The Shelf: Natasha Trethewey

Teresa Weaver on Georgia writers

Natasha Trethewey

Natasha Trethewey’s brave new book, Beyond Katrina (UGA Press, $22.95), is modeled on Robert Penn Warren’s Segregation. Warren had revisited his native South not long after the Brown v. Board of Education ruling—a figurative storm that changed the nation’s cultural landscape as dramatically as the very literal Hurricane Katrina altered the coast of Mississippi. Trethewey’s return to Gulfport, where she was born in 1966, began as a personal meditation on the lingering effects of the 2005 hurricane. When her beloved brother, Joe, lost everything in the storm and later made “a desperate decision” that landed him in prison, though, she decided to tell the wider story of the Gulf recovery through the prism of his experience. In poems, essays, and letters, Trethewey, who won the Pulitzer Prize for poetry in 2007 and teaches at Emory University, grapples with some of the dualities that define her as a person and propel her as an artist: black and white, native daughter and prodigal child, poet and documentarian. In one moving passage, Trethewey makes a private pilgrimage to her mother’s grave and a now vacant church lot. “Debris still littered the grass. Everywhere, there were pages torn from hymnals, Bibles, psalms pressed into the grass as if they were cemented there. I bent close, trying to read one; to someone driving by along the beach, I must have looked like a woman praying.”

Trethewey on . . .

Writing prose versus poetry It’s very different. I can get lost in writing a poem and forget what time it is. There were moments when I got lost in the prose writing, but mostly . . . it was a different kind of work, and I just wasn’t used to it . . . One of the reasons I’m always writing about history is that I think it takes me a long time to process things that have come to pass. I need a great amount of distance from them.

Home Gulfport is always home to me, because I think of it psychologically as the place that made me. But I imagine living my life somewhere else.

The Pulitzer effect I’d be lying if I said I didn’t like it. But I felt like this then, and I still feel like this now: It’s a great danger to bring either past failures or past successes anytime you sit down to write.

Reading the dictionary for fun Every single word is a poem! And when you read the history of a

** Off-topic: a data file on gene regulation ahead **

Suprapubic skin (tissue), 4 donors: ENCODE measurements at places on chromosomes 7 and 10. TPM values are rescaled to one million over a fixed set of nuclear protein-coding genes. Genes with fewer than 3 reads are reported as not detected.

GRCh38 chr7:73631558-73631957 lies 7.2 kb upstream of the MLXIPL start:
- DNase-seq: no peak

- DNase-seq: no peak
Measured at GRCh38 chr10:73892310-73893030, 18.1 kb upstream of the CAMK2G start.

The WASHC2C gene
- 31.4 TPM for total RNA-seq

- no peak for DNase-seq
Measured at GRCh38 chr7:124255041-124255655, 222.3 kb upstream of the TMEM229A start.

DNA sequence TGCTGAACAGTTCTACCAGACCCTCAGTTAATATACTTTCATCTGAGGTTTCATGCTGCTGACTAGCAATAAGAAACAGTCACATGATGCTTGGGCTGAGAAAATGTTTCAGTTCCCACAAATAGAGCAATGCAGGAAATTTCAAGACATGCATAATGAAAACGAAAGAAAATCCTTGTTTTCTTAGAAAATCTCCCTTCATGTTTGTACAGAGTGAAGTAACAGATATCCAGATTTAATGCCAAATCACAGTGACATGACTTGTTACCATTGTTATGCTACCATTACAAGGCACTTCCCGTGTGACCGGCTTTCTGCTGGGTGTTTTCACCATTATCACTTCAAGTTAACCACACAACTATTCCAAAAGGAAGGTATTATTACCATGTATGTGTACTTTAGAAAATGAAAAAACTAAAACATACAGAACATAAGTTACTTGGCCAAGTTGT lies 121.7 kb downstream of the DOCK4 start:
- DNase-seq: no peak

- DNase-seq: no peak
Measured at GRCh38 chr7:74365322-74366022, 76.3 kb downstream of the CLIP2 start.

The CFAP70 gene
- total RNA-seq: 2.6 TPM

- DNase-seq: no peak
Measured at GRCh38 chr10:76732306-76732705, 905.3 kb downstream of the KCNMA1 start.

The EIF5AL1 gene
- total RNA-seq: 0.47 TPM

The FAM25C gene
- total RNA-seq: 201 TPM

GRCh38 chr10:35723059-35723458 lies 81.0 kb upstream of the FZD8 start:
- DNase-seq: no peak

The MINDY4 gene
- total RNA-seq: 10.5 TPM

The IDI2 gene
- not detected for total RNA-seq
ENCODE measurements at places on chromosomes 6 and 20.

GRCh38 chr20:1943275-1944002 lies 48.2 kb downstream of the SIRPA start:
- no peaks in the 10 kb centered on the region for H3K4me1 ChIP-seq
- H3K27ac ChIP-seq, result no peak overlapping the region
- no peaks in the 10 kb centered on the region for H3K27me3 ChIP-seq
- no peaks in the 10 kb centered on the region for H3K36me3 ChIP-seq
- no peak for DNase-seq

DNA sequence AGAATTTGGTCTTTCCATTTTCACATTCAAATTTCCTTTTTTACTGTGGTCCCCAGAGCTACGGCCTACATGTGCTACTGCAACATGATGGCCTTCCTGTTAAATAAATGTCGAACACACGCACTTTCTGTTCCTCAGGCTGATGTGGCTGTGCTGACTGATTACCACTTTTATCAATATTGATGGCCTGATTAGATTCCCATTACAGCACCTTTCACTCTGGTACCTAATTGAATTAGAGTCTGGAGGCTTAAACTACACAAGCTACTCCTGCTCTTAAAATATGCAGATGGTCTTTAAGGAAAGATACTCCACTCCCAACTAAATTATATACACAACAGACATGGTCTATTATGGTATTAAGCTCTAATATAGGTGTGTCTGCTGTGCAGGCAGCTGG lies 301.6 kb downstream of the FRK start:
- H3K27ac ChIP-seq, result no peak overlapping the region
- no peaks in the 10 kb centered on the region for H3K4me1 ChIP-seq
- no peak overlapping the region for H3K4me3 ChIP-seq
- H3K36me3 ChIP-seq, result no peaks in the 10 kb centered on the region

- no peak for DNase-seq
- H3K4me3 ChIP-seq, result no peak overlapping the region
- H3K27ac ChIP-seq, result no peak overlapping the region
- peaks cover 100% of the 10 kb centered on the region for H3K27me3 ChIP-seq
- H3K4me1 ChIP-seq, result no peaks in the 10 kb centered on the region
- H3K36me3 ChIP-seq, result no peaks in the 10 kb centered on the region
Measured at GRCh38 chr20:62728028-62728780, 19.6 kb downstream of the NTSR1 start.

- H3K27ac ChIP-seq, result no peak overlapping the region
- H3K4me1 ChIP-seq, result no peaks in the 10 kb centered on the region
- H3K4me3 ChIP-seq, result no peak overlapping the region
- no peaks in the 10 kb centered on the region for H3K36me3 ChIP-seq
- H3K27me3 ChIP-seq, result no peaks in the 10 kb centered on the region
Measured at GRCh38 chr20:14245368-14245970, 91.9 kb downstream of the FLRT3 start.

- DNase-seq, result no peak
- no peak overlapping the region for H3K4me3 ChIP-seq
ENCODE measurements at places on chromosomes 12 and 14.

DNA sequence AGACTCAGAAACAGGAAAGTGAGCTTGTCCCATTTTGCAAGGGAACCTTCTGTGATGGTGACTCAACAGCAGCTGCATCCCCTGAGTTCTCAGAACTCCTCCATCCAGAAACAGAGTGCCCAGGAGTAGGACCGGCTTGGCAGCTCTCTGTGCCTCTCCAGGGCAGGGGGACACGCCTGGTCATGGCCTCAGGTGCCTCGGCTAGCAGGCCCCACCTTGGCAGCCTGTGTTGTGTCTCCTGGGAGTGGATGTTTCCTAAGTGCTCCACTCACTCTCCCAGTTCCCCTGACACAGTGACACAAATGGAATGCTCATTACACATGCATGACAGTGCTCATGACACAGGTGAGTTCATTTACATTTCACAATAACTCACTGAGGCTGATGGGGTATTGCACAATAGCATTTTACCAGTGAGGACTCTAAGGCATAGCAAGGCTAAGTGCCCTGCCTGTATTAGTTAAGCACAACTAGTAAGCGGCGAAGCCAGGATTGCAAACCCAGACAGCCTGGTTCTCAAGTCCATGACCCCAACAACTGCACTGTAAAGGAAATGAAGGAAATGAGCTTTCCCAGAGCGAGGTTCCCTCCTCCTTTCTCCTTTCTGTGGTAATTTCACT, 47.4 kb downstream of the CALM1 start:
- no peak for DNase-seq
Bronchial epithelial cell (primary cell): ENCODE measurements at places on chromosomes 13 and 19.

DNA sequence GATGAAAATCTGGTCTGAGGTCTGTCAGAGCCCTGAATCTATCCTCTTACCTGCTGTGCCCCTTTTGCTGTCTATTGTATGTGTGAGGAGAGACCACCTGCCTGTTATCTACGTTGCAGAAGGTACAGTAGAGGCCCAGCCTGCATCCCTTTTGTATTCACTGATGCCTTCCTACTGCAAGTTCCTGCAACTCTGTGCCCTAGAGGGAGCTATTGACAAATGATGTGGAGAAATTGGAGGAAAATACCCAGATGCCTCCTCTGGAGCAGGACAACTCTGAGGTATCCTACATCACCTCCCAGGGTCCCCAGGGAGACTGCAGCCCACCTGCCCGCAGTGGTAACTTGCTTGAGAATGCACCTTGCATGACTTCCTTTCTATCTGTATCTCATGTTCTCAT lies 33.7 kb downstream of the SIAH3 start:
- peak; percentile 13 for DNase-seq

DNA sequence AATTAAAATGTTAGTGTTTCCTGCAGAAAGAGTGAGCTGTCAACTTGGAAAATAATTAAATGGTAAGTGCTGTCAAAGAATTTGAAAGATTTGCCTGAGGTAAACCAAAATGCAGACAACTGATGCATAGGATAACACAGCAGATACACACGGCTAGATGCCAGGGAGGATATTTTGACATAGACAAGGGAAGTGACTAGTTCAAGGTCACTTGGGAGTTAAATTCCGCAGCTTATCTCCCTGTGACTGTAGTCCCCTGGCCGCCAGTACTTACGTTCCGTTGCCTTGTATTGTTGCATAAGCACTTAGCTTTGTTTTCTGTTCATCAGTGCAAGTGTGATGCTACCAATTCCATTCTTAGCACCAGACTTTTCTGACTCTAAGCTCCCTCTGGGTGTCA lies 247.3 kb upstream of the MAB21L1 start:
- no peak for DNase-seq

word . . . I just love that.

Guilty reading pleasures I have to admit that I’m a fiend for academic fiction, on the low end and the high end. I just read P.F. Kluge’s Gone Tomorrow, an academic novel with a murder—in an English department, even. One of my colleagues told me about Jane Langton, who writes a lot of these English-department murder mysteries, including one at an Emily Dickinson symposium. I read these books like I would eat chocolate!


Also new . . .

The Warmth of Other Suns by Isabel Wilkerson
(Random House, $30)
Isabel Wilkerson, a Pulitzer Prize–winning journalist, spent more than a decade researching and writing this mesmerizing blend of history and narrative journalism. Using the lives of three people, the former Emory professor chronicles the migration of African Americans from the South to cities in the North and West, from World War I to the 1970s. “It was the first big step the nation’s servant class ever took without asking,” Wilkerson writes.
A Curable Romantic by Joseph Skibell
(Algonquin Books, $24.95)
Emory professor Joseph Skibell’s sweeping, fantastical novel begins in Vienna in the 1890s, on the night his protagonist meets Sigmund Freud, and ends in a Warsaw ghetto in the 1940s. By following the storied life of young Dr. Jakob Sammelsohn, a hopeless romantic, Skibell fashions a magnificent portrait of Eastern Europe and modern history.
My Bright Midnight by Josh Russell
(LSU Press, $18.95 paperback)
In this captivating love-hate story set in World War II–era New Orleans, the city itself is one of author Josh Russell’s greatest, most indelibly drawn characters: “Sweet flowers and sour booze, fried fish and rank garbage, baking bread and burning tires: New Orleans’s tricky balance of perfume and stink.” Russell teaches at Georgia State University.
Photograph by Joel Benjamin